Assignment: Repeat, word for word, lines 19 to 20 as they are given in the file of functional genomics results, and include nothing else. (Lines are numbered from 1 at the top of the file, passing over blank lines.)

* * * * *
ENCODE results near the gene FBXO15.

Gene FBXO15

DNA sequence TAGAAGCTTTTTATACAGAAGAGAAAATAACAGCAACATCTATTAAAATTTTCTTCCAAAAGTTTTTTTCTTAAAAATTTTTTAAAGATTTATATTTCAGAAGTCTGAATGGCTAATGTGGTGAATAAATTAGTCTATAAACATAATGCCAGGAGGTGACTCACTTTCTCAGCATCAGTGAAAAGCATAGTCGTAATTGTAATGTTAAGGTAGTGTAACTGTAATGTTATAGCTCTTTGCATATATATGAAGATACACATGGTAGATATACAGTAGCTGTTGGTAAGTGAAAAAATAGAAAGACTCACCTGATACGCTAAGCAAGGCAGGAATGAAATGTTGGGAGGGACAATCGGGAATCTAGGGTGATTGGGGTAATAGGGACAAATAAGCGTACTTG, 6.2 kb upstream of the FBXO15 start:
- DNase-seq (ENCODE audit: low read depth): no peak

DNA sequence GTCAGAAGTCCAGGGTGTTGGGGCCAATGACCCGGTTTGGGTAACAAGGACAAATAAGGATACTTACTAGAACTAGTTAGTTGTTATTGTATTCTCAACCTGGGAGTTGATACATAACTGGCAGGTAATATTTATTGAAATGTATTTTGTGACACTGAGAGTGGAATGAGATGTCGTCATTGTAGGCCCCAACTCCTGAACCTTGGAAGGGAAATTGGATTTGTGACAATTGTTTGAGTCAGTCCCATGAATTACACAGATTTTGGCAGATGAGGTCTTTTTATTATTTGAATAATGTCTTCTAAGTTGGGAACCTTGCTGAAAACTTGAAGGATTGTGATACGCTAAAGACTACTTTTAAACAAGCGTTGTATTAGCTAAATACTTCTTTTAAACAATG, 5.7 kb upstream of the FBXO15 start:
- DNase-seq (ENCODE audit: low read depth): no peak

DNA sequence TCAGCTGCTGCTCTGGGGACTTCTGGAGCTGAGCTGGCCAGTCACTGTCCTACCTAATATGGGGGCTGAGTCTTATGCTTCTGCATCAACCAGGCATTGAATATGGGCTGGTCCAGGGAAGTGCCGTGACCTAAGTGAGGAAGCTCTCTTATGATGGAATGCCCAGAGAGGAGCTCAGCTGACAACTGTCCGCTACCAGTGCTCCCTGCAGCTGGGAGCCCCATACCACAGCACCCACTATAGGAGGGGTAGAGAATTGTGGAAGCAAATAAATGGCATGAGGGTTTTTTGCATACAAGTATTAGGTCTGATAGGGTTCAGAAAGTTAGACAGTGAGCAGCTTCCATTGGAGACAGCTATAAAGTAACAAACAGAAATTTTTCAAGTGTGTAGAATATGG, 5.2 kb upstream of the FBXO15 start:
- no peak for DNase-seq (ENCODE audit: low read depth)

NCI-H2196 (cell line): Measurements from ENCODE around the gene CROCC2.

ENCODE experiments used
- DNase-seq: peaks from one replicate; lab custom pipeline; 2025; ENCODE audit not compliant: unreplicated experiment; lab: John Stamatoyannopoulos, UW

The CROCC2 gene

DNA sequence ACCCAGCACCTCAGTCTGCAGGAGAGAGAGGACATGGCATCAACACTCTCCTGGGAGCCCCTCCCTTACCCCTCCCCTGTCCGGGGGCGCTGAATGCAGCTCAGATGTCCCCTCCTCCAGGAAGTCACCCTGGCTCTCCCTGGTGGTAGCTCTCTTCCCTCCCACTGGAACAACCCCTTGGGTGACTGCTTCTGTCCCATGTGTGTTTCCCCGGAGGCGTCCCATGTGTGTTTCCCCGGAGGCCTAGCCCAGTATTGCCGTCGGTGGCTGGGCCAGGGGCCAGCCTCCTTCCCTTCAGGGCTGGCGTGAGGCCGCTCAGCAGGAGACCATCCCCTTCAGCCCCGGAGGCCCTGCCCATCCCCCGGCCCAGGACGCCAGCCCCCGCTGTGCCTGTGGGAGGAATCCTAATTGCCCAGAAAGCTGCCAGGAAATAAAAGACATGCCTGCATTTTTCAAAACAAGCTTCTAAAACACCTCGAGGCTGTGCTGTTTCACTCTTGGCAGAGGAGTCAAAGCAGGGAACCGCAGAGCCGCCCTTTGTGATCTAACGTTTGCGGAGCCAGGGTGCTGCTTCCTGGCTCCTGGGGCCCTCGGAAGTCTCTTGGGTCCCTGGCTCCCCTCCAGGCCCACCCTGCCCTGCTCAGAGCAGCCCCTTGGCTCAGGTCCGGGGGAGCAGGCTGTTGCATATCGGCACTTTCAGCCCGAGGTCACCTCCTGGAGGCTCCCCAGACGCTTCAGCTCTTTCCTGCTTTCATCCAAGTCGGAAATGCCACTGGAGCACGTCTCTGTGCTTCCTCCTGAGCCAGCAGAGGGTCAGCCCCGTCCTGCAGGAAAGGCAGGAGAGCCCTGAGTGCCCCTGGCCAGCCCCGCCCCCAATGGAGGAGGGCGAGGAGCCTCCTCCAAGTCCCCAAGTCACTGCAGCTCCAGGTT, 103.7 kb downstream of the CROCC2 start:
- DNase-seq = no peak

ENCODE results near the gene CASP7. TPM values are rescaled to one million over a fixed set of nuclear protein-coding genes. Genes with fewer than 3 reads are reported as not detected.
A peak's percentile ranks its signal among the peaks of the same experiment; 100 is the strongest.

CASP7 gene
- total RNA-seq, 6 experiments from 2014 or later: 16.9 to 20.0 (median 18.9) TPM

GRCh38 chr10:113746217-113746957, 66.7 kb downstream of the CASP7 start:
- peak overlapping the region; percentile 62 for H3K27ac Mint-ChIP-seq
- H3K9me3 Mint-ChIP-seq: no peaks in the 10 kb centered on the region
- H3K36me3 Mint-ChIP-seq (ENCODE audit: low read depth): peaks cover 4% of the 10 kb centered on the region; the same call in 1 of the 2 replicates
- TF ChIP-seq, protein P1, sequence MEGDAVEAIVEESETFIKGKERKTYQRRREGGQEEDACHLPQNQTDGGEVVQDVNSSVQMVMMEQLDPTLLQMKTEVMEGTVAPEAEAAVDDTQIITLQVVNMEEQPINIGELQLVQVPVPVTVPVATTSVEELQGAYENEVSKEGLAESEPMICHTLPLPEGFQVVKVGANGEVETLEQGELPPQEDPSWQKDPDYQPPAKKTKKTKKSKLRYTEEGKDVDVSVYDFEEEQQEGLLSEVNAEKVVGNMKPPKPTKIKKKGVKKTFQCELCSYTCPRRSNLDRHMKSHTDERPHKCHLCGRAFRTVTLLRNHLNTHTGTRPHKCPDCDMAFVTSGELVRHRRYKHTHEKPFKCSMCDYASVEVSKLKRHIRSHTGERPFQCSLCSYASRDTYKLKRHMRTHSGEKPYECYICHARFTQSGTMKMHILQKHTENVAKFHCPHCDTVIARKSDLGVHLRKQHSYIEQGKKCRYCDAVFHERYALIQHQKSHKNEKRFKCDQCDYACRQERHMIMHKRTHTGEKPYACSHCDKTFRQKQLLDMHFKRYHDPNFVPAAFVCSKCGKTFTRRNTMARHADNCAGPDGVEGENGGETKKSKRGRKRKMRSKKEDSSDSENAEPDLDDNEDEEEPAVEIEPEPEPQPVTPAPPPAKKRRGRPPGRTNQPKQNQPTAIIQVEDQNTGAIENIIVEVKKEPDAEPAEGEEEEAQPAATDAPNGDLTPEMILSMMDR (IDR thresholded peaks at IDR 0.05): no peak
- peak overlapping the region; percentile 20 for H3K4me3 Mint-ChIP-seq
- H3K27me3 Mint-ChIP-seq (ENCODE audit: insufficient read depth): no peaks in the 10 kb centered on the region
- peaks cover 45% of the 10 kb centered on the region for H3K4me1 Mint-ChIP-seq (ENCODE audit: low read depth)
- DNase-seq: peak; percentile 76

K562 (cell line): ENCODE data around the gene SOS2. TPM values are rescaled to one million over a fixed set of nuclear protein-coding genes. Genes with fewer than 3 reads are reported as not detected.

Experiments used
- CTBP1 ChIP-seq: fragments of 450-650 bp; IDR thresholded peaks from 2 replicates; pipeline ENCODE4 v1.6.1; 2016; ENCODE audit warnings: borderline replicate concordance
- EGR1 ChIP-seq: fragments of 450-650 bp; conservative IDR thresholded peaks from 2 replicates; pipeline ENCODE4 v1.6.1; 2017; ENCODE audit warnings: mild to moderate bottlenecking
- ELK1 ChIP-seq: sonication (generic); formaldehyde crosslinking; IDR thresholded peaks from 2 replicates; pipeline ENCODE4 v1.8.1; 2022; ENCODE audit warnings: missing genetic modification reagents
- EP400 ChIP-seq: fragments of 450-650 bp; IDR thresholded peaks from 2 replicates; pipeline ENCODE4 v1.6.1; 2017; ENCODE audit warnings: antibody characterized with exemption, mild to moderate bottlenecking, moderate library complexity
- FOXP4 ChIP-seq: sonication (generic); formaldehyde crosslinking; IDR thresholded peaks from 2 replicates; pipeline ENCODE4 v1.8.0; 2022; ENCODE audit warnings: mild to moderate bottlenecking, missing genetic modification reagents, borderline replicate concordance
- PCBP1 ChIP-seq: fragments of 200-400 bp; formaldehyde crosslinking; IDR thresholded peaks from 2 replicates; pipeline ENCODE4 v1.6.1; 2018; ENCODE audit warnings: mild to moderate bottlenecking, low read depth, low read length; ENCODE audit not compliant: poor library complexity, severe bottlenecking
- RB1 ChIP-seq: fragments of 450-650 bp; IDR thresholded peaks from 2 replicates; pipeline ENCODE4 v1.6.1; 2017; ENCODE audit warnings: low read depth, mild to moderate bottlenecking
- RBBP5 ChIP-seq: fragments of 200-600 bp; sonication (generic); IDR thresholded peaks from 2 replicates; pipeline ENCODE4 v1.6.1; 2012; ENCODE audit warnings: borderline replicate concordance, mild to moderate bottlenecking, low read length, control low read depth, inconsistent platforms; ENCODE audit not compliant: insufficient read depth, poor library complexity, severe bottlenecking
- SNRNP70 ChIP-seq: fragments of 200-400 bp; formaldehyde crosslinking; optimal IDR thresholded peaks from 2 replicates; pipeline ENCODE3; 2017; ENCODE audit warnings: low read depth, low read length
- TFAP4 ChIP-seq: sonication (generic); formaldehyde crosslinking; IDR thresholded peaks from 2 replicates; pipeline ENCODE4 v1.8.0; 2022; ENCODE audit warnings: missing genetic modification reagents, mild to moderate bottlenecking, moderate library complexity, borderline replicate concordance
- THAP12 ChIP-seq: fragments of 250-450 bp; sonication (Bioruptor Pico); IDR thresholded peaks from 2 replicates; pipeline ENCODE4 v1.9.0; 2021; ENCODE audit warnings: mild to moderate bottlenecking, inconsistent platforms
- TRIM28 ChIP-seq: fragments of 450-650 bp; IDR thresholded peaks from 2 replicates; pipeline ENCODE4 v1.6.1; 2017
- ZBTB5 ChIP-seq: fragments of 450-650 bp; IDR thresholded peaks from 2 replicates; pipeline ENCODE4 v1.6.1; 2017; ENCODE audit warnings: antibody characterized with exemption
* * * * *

GRCh38 chr10:113746217-113746957, 66.7 kb downstream of the CASP7 start:
- peak overlapping the region; percentile 62 for H3K27ac Mint-ChIP-seq